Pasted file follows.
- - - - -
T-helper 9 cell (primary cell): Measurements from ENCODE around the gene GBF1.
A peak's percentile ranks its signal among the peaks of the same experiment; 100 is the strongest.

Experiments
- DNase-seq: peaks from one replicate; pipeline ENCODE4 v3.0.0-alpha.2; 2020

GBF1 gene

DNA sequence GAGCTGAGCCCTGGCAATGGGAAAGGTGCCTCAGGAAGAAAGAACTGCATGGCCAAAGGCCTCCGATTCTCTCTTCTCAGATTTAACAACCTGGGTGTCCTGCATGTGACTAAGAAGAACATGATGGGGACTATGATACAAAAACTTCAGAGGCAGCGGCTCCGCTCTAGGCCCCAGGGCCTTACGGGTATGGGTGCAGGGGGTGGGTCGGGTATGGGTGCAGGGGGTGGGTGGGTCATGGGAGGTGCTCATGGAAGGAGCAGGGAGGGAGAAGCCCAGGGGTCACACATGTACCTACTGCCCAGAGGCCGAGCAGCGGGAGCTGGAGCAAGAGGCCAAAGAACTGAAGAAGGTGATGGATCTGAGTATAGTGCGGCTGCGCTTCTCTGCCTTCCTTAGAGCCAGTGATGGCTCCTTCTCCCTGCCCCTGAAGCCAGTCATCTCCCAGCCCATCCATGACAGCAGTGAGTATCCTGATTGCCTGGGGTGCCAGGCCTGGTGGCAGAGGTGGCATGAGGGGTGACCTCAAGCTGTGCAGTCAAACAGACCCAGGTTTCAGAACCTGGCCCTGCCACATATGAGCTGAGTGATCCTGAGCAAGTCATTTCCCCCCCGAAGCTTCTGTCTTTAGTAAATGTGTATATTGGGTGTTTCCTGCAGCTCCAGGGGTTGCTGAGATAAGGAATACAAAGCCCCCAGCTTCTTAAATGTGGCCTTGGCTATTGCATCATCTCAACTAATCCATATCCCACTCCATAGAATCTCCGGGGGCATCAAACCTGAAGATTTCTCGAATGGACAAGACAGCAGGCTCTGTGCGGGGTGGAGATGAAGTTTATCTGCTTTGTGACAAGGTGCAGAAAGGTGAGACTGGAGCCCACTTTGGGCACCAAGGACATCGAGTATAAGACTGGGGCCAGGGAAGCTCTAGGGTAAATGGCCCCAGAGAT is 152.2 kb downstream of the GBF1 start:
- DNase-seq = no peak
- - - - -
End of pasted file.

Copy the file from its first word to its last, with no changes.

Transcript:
T-helper 9 cell (primary cell): Measurements from ENCODE around the gene GBF1.
A peak's percentile ranks its signal among the peaks of the same experiment; 100 is the strongest.

Experiments
- DNase-seq: peaks from one replicate; pipeline ENCODE4 v3.0.0-alpha.2; 2020

GBF1 gene

DNA sequence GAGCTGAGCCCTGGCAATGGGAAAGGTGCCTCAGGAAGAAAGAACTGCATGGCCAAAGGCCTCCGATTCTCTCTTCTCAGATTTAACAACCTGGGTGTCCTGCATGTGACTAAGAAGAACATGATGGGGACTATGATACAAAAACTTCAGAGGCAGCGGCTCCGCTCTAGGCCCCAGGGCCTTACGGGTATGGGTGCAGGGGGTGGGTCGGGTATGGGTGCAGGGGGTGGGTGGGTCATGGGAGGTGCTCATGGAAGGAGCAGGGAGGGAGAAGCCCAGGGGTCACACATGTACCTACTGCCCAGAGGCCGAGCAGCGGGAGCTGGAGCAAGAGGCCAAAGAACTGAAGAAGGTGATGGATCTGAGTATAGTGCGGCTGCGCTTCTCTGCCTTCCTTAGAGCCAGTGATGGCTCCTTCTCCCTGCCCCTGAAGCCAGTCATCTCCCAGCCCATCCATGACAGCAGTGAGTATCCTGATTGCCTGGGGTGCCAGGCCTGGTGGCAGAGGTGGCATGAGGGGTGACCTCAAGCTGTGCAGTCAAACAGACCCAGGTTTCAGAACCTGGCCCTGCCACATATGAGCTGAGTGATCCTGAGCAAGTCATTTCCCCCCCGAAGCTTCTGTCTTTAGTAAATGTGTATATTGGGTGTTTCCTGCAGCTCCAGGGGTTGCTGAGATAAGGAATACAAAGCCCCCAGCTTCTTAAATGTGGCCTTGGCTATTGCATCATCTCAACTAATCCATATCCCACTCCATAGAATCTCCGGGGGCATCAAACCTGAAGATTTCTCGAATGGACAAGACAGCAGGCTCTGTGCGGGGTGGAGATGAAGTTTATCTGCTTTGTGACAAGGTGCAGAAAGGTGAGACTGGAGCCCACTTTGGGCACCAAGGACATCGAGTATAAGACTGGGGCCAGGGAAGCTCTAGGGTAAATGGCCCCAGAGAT is 152.2 kb downstream of the GBF1 start:
- DNase-seq = no peak